Sunday, February 25, 2018
Events

Country star Nathan Osmond carries on the family name at the Florida Strawberry Festival

If you go to see Nathan Osmond at the Florida Strawberry Festival, be prepared for a country rockin' good time.

No, seriously.

Expect beach balls to bounce off the stage, a special recognition of veterans, and an American Idol-like moment where audience members will be invited to come on stage and show off their chops.

It's all part of Osmond's plan to turn Plant City into "small-town America with the biggest party around," he said.

Osmond's appearance at the event that celebrates the beloved berry also kicks off the start of his "Welcome to the Party" tour. From today until the festival's end on March 13, Osmond will host two daily shows, one at noon and another at 3 p.m. on the Tampa Bay Times Variety Stage.

"He has the ability to touch and connect with people," said festival director Paul Davis, who saw Osmond perform at the festival last year. "Every show he does is a little different."

And if one Osmond twice a day isn't enough for you, Nathan's more famous uncle and aunt, Donny and Marie, also will headline on Sunday on the Wish Farms Sound Stage.

Is there chance that either — or both — will perform with Nathan?

"I'm hoping (Marie) can join me on stage," he said.

Crooning a song or two with their nephew would be the right thing for Donny and Marie to do. After all, Nathan is the one who told them about the "fantastic" crowd the festival attracts.

After his appearance at last year's festival, Nathan suggested that Donny and Marie play the event as well.

"They said 'yes,' " he said. "I'm glad to welcome my aunt and uncle to the party."

Nathan is the son of Alan Osmond, one of six brothers — Wayne, Merrill, Jay, Donny, and Jimmy — who composed the original Osmonds group that rose to fame singing barbershop music in the 1960s and pop hits in the 1970s.

Like his dad, Nathan grew up singing barbershop tunes with his seven brothers who became a boy band: The Osmonds — Second Generation. In 1986, the brothers appeared on a Bob Hope Christmas special and later traveled the world.

They soon switched over to the mainstream, and in the 1990s toured with popular acts such as New Kids on the Block and Salt-N-Pepa.

It wasn't until Nathan's family moved to Branson, Mo., that he began to "fall in love with country music."

Nathan began pursuing a career in country music in the 2000s. He traveled to Nashville where he wrote songs for country music group Lonestar.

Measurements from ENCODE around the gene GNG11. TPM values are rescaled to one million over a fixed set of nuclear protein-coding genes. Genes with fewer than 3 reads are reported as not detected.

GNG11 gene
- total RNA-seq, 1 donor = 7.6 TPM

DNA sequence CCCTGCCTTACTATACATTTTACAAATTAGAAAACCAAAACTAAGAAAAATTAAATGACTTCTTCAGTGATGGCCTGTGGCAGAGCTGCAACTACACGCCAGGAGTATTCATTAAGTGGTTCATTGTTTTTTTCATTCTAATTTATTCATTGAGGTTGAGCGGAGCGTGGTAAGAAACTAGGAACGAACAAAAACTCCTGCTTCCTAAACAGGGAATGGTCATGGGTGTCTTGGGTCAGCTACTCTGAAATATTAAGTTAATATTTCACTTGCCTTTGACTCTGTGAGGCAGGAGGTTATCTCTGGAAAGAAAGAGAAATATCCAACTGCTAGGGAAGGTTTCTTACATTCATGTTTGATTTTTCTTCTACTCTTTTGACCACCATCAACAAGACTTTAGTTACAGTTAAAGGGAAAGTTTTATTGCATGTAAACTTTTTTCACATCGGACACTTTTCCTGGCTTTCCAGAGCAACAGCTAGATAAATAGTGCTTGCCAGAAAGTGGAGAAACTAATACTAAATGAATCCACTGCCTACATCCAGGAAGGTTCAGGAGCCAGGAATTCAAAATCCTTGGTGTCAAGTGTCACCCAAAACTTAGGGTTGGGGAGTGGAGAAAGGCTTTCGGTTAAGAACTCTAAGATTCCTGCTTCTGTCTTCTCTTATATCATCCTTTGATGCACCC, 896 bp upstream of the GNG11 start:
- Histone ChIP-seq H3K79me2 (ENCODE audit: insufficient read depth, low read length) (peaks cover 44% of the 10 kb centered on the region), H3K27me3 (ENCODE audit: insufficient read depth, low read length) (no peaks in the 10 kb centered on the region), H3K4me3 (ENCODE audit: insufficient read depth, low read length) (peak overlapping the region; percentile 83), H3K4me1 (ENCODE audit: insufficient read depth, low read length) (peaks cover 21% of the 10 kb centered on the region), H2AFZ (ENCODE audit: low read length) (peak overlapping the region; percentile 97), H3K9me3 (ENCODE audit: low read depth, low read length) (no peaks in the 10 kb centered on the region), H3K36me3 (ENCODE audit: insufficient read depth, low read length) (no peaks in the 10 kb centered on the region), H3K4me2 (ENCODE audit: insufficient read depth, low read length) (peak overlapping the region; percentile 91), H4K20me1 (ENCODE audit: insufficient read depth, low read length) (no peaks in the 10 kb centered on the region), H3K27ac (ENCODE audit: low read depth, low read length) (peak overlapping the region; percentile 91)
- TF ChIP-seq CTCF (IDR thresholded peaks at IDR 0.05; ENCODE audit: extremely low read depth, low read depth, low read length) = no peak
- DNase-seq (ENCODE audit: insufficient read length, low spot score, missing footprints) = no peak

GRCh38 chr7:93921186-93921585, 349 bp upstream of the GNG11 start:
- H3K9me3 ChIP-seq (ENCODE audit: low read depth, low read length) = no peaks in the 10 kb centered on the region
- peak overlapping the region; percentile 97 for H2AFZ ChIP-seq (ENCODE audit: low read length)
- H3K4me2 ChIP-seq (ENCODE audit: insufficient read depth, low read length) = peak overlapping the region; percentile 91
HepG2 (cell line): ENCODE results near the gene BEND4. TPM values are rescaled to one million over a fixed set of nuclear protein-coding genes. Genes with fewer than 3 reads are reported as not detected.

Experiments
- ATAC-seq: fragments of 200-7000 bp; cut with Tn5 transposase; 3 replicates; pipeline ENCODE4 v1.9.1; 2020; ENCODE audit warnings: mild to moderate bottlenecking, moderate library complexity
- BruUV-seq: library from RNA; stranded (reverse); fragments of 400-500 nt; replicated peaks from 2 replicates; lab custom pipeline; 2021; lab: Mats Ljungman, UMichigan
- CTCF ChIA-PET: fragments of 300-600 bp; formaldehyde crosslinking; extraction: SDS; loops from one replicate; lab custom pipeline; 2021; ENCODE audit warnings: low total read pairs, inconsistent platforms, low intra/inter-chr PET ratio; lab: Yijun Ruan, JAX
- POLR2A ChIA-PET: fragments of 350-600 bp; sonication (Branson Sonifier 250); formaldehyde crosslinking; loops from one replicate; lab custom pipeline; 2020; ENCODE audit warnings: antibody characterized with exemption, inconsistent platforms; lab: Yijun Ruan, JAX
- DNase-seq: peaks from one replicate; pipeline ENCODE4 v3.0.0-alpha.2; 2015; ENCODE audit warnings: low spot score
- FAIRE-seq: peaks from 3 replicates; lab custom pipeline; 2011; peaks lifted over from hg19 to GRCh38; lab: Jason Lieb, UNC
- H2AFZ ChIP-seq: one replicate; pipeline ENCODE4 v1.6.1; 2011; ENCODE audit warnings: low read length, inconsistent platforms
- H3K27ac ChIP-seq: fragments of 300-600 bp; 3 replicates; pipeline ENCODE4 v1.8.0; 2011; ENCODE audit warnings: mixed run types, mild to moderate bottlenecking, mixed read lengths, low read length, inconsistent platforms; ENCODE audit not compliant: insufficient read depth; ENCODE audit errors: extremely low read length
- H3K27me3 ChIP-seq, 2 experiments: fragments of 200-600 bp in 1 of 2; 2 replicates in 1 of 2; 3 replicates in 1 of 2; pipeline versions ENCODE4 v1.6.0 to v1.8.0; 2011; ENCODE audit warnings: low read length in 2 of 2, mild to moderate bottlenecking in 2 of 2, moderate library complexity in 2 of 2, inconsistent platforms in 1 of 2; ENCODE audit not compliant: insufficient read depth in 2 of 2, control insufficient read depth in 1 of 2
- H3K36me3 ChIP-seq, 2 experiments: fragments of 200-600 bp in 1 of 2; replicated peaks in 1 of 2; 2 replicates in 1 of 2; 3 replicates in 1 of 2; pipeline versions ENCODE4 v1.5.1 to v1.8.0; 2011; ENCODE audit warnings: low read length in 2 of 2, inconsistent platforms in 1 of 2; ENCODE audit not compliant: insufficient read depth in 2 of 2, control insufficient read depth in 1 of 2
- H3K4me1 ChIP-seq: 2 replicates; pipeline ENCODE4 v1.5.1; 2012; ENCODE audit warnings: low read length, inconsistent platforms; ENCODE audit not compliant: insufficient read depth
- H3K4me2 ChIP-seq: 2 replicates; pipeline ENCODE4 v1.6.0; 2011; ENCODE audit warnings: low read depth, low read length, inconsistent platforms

Shortly after his arrival, Lonestar's lead singer, Richie McDonald, left the band to pursue a solo career. At that time, Nathan said he confided in band member Dean Sams his desire to record an album. The two teamed up and Sams produced four songs on Nathan's 2010 debut Feels Like Heaven.

Nathan said he initially kept his solo aspirations under wraps from his famous family. When he revealed his intentions after recording in Nashville, the love he received from everyone confirmed to him that he was on the right track.

"I think they were really surprised," he said. "I was encouraged by their reaction to my going country."

But there was one burning question: should Nathan — an Osmond trying to establish himself in the music business — use the name Osmond? Or should he go by — wait for it — Nathan George?

Nathan said he sought out the advice of his uncle and aunt. Both had different reactions.

"(Marie) said no," he said. "That way, people can hear the album without prejudgement."

But Donny was adamant that Nathan keep his name.

"'You have a brand; it's called 'Osmond,' " Nathan recalls Donny telling him.

Nathan, who is married and the father of three boys, said family and faith are the bedrock of his career.

"Our goal has always been to have people take a break from the world and to use our talents and gifts to bring people to Christ," he said.

Six years after his first album, Nathan is excited about his new tour and upcoming record that's dedicated to veterans.

Most of all, he's glad he took his uncle's advice.

"I'm proud of the Osmond name and our 55 years in show business," he said. "I respect that."

Times researcher John Martin contributed to this story. Contact Kenya Woodard at [email protected]

   
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